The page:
admit

Killer Apps

It’s college admission season in America, time for anxious high school kids all over the country—and their even more anxious parents—to send applications off to their colleges of choice, then endure the seemingly interminable wait for a reply via U.S. mail. Think of it as one of those timeless rituals that defines the passage to college life.

Except it doesn’t have to be that way. Ask Blake Conrad.

Conrad is a senior at Lisle High School. I met him at Elmhurst’s admission open house on November 13 in the Frick Center, where he was one of about 200 prospective students checking out the College. The high-schoolers and their parents were chatting with some of the two dozen or so faculty manning tables around the Founders Lounge, getting answers from staffers about concerns ranging from financial aid to meal plans, and walking the campus with the College’s impressively enthusiastic student tour guides. Not long after Conrad arrived, he handed off a sheaf of papers to Tony Minestra, one of the College’s admission counselors. It was his application to Elmhurst College.

“All set?” Minestra asked him.

“Yep,” said Conrad, who sounded remarkably calm and confident for a teenager who had just handed over his permanent record for evaluation. As it turned out, he was right to be so confident.

Conrad was taking the College up on an offer it had begun making this year: Turn in your completed application at the beginning of the open house, stick around for the day’s events, and before you head home, get a decision on your application. If your application is accepted, you walk away with an official admittance letter—and just possibly, a scholarship offer. If not, you get advice about what you can do to improve your chances and reapply. Maybe retake a standardized test. Maybe put in a year upping your grades at a community college.

“It’s almost like instant gratification,” Stephanie Levenson, Elmhurst’s director of admission, told me. “It gives students an incentive to go ahead and complete the application, because they know we’ll give them a quick decision. We’ll sit down with them at the end of the day and tell them what we think. It’s very personal, and for us, very gratifying.”

On-site admissions make up only a small share of the College’s enrollment total. (Overall, applications to the College are up 7 percent from this time last year, when the College enrolled its most highly qualified class—and one of its largest–ever.) Levenson said the College offered admission to five students at an open house in October and to another 32 at a college fair that month run by the college-bound organization Chicago Scholars.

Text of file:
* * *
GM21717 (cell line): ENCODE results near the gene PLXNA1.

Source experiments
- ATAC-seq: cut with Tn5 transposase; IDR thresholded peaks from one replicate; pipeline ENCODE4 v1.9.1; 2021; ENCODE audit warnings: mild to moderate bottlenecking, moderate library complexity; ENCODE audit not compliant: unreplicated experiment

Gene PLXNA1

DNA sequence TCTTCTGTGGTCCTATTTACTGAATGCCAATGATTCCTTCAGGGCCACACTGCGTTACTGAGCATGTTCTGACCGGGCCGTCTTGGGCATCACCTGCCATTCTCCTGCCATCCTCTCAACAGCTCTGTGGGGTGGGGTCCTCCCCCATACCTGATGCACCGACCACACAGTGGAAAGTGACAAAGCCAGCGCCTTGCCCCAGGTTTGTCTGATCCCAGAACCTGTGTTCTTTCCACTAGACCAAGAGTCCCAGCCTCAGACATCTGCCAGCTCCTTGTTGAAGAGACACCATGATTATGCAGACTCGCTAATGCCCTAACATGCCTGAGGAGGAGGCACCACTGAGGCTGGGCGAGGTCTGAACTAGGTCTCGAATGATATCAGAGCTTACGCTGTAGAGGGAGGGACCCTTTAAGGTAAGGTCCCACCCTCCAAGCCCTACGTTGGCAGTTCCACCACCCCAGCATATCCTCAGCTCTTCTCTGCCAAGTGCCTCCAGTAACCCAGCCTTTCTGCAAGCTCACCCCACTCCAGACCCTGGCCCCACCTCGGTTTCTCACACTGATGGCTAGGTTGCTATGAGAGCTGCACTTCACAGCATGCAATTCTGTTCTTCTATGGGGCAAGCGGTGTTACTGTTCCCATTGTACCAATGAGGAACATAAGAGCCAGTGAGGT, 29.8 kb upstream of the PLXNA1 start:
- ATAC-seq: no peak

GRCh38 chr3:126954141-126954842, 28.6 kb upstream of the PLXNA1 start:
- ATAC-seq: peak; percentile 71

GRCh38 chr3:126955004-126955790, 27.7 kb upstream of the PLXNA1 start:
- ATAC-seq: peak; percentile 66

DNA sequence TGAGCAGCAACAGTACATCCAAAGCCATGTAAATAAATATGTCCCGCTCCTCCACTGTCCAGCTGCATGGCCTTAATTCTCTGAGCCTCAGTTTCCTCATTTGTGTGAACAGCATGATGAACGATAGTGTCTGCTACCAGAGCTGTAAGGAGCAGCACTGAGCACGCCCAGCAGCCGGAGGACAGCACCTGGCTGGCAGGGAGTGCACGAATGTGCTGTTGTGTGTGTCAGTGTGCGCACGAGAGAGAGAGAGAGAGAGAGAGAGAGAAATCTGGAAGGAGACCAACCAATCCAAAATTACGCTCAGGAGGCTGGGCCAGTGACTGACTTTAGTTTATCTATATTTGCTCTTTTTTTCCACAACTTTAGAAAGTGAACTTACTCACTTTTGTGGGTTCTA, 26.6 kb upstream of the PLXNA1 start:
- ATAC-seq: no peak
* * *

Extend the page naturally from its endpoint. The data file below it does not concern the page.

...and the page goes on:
The appeal is easy to see. For anyone who thinks that finding the right college has become a little too complicated, the simplicity of on-site admission is probably welcome. And for anyone who thinks the admission process, as practiced at some colleges, turns students into commodities, there is something appealing about getting straight, face-to-face answers from another human being.

You can count Blake Conrad among the fans of on-site admission. “I like it because it doesn’t waste my time,” he told me at the open house. Busy with schoolwork and his part-time job at the local Jewel, he had little time for sweating out the admission process. And his mother, Sandra, a fourth-grade teacher, said the college search had already proved a trial. “You have to be a savvy parent,” she said. “But there’s so much information, it can be overwhelming.” At Elmhurst’s open house, she and Blake were able to get answers to many of their questions from professors and financial aid officers. She appreciated the personal touch.

“My son is not a number. He’s more than a test score,” she said. “I like that we’ve talked to people face-to-face, and that doesn’t happen everywhere.”

Still, when Blake told her that he would get a decision from the College on his application that same day, she had her doubts. When Michelle DeFranco, one of the College’s admission counselors, pulled the Conrads aside at the end of the open house, Sandra looked a little surprised. Admission officers had reviewed Blake’s application during the open house, and now they had an answer for the Conrads.

DeFranco walked them over to a quiet corner of the Founders Lounge and gave them the news: Blake was in. Then DeFranco gave them some even better news: Elmhurst would offer him a one-third scholarship, worth about $9000.

Blake jumped about a foot in the air. His mother put both hands over her mouth. They could have passed for a pair of winners on a game show. There was a lot of hugging. “All that hard work you’ve been doing in school has paid off,” DeFranco told Blake. His mom said, “I’m so proud of you.”

Later, DeFranco presented Blake with his official acceptance letter and the two posed for photographs. (That’s DeFranco and Blake commemorating the moment in our accompanying photo). Then, the Conrads set off to celebrate.

“There’s nothing better than seeing that kind of reaction,” Levenson told me as she saw them off. “You don’t get that when they open a letter in their living room.”

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